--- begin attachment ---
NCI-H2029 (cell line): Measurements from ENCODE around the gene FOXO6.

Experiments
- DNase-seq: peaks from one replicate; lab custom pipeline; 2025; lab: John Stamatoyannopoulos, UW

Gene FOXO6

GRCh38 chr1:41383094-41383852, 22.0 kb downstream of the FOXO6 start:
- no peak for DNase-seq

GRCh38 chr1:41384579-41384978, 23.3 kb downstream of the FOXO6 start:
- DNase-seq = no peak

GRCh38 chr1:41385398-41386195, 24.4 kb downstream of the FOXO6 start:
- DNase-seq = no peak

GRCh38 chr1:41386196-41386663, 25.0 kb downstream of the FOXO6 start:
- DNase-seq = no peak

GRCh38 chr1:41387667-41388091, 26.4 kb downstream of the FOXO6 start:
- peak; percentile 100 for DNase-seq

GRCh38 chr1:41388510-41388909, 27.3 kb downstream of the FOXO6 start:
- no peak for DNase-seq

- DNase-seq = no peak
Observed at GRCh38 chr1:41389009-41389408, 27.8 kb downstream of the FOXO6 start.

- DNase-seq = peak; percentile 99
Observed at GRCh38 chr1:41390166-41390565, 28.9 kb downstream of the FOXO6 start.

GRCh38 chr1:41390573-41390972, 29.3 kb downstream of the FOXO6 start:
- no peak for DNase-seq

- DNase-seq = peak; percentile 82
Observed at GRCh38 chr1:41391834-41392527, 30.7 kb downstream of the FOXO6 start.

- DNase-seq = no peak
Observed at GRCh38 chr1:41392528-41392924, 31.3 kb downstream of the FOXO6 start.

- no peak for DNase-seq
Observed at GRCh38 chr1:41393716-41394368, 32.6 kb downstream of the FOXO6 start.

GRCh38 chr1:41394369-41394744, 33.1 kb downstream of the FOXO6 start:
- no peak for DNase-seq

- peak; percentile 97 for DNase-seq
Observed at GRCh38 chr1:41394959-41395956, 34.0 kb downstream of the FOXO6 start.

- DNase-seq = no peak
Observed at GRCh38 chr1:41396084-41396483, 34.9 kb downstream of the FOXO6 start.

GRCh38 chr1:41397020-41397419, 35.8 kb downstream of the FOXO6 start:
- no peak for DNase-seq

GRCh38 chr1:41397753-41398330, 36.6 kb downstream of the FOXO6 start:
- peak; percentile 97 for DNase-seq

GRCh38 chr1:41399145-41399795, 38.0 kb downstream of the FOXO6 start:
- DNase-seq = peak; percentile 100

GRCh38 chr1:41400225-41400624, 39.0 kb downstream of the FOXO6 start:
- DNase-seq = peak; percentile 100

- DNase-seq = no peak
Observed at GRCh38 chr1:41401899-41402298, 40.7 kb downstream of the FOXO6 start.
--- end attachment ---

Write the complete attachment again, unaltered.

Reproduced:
NCI-H2029 (cell line): Measurements from ENCODE around the gene FOXO6.

Experiments
- DNase-seq: peaks from one replicate; lab custom pipeline; 2025; lab: John Stamatoyannopoulos, UW

Gene FOXO6

GRCh38 chr1:41383094-41383852, 22.0 kb downstream of the FOXO6 start:
- no peak for DNase-seq

GRCh38 chr1:41384579-41384978, 23.3 kb downstream of the FOXO6 start:
- DNase-seq = no peak

GRCh38 chr1:41385398-41386195, 24.4 kb downstream of the FOXO6 start:
- DNase-seq = no peak

GRCh38 chr1:41386196-41386663, 25.0 kb downstream of the FOXO6 start:
- DNase-seq = no peak

GRCh38 chr1:41387667-41388091, 26.4 kb downstream of the FOXO6 start:
- peak; percentile 100 for DNase-seq

GRCh38 chr1:41388510-41388909, 27.3 kb downstream of the FOXO6 start:
- no peak for DNase-seq

- DNase-seq = no peak
Observed at GRCh38 chr1:41389009-41389408, 27.8 kb downstream of the FOXO6 start.

- DNase-seq = peak; percentile 99
Observed at GRCh38 chr1:41390166-41390565, 28.9 kb downstream of the FOXO6 start.

GRCh38 chr1:41390573-41390972, 29.3 kb downstream of the FOXO6 start:
- no peak for DNase-seq

- DNase-seq = peak; percentile 82
Observed at GRCh38 chr1:41391834-41392527, 30.7 kb downstream of the FOXO6 start.

- DNase-seq = no peak
Observed at GRCh38 chr1:41392528-41392924, 31.3 kb downstream of the FOXO6 start.

- no peak for DNase-seq
Observed at GRCh38 chr1:41393716-41394368, 32.6 kb downstream of the FOXO6 start.

GRCh38 chr1:41394369-41394744, 33.1 kb downstream of the FOXO6 start:
- no peak for DNase-seq

- peak; percentile 97 for DNase-seq
Observed at GRCh38 chr1:41394959-41395956, 34.0 kb downstream of the FOXO6 start.

- DNase-seq = no peak
Observed at GRCh38 chr1:41396084-41396483, 34.9 kb downstream of the FOXO6 start.

GRCh38 chr1:41397020-41397419, 35.8 kb downstream of the FOXO6 start:
- no peak for DNase-seq

GRCh38 chr1:41397753-41398330, 36.6 kb downstream of the FOXO6 start:
- peak; percentile 97 for DNase-seq

GRCh38 chr1:41399145-41399795, 38.0 kb downstream of the FOXO6 start:
- DNase-seq = peak; percentile 100

GRCh38 chr1:41400225-41400624, 39.0 kb downstream of the FOXO6 start:
- DNase-seq = peak; percentile 100

- DNase-seq = no peak
Observed at GRCh38 chr1:41401899-41402298, 40.7 kb downstream of the FOXO6 start.